London Evening Standard
England’s match against Ireland tomorrow is a final chance for Stuart Lancaster’s men to make a statement before the Rugby World Cup.
Any optimism generated by the first warm-up win, against France, was destroyed in Paris seven days later, when England were battered for 70 minutes, conceded a host of needless penalties and were lucky to come away with just a five-point defeat.
England may have failed to convince then but one notable voice talking up their cause is Bryan Habana.
The winger was IRB Player of the Year when he helped South Africa win the 2007 World Cup and will be on these shores this month for another tilt at the Webb Ellis Cup.
“I definitely think they are working towards something special,” he tells me. “Under the leadership of Stuart Lancaster and Chris Robshaw, they have done some wonderful things over the last three to four years.
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Inside World Football
West Ham must have hoped that the dust had finally settled on their move next year to the Olympic Stadium. Not a bit of it. There are growing calls for public inquiry by fans of other football clubs into the decision by Boris Johnson to let the Hammers rent the stadium built by taxpayers’ money for the 2012 Olympics, an occasion of great British national celebration.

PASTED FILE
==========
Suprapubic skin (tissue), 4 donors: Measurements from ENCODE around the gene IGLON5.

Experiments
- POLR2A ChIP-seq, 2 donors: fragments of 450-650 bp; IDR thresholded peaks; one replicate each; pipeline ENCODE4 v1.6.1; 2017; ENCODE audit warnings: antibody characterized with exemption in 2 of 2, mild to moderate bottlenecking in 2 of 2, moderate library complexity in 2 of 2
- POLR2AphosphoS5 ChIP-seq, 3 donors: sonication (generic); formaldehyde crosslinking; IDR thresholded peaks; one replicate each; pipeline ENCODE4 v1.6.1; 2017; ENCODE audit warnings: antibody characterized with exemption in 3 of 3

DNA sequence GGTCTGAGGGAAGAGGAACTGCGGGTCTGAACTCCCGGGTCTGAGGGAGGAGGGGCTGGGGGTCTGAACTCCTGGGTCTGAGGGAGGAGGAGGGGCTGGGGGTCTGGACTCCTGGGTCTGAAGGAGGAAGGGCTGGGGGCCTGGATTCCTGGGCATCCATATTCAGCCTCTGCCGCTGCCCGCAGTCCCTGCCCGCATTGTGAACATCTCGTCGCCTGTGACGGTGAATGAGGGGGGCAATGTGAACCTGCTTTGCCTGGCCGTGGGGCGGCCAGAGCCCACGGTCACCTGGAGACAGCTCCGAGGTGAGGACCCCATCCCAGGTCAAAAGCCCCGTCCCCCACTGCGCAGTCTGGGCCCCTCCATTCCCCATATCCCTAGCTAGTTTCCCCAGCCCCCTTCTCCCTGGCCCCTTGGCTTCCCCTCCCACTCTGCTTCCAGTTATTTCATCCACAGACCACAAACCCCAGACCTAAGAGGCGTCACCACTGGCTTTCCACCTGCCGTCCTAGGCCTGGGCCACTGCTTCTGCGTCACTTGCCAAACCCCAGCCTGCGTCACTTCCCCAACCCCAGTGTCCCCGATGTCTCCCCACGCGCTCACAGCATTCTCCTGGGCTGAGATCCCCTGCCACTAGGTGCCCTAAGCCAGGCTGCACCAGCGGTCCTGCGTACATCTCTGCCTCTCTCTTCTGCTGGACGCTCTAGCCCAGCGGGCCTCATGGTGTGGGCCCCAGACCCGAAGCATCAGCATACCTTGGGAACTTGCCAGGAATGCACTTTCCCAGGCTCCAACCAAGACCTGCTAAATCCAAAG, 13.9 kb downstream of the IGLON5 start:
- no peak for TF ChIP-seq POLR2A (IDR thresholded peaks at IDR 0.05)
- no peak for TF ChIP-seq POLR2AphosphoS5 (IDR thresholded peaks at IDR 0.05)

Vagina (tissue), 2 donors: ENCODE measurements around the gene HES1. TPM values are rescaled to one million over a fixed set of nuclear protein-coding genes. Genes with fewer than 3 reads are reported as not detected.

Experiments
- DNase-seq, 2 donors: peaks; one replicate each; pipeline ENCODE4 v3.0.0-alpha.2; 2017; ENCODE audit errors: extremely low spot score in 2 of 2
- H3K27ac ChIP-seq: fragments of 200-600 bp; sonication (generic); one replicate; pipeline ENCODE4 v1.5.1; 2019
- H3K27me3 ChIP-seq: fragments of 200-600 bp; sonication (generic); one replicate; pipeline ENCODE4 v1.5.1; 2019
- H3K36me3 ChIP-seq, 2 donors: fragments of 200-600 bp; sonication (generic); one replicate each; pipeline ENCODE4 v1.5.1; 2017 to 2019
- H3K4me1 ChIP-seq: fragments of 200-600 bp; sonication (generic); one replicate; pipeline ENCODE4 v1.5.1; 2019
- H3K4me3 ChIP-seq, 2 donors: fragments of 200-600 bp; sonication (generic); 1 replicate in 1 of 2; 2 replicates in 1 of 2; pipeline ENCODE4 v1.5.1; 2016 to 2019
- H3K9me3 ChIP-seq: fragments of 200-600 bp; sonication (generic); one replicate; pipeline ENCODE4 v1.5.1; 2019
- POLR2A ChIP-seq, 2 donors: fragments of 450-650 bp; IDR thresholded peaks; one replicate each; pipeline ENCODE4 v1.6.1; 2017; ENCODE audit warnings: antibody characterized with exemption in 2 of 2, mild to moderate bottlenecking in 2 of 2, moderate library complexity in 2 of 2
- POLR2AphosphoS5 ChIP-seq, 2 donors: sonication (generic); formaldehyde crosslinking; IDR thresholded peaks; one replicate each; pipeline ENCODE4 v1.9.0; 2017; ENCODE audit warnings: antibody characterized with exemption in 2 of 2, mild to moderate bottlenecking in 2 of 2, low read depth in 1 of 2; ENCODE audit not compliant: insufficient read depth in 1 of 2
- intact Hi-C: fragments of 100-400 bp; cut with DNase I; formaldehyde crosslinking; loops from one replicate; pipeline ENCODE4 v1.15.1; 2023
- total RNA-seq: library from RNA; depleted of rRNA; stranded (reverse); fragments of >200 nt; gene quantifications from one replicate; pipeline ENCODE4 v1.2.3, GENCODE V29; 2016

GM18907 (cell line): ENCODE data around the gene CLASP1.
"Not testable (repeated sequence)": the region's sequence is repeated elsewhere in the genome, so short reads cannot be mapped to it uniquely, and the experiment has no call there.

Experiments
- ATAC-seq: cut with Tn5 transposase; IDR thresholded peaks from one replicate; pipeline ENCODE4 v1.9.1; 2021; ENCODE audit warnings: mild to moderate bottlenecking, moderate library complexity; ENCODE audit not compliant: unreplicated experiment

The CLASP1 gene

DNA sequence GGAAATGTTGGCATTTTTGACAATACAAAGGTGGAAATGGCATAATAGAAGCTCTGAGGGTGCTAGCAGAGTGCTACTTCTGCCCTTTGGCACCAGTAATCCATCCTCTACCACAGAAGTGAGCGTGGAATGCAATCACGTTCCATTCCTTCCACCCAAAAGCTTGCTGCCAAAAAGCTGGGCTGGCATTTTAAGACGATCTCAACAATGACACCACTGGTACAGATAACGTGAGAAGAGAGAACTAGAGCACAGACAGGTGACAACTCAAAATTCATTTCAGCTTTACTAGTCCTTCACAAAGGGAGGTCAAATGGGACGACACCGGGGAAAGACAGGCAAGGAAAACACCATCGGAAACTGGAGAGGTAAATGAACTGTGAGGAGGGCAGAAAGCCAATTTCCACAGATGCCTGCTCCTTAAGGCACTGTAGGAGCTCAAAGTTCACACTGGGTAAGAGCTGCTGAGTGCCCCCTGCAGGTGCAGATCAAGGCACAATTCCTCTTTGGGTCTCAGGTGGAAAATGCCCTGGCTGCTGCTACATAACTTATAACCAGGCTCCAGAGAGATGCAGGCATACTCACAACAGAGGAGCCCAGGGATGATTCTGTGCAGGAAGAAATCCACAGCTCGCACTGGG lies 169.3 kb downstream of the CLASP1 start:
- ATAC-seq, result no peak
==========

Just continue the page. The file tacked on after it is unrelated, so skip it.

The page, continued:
What makes this very interesting is how this controversy has reignited. This is due to the media, in particular the Daily Mail, which a few weeks ago ran a detailed comment page article on the saga highlighting how many aspects of the deal between Johnson and West Ham have not been made public.
There is a suggestion that this is part of a wider campaign by the paper to get Boris. The paper has a reputation for feisty campaigns and it is possible editor Paul Dacre has got Boris in his sights. However, if this is what prompted it the paper clearly wants to be fair for this was followed by the paper’s celebrated sports writer, Martin Samuel, interviewing Karen Brady, the club’s vice chairman, providing a defence for the deal. Since then David Sullivan, the co-owner, has gone further in the London Evening Standard arguing that West Ham far from benefiting will actually lose out by moving to the Olympic stadium.
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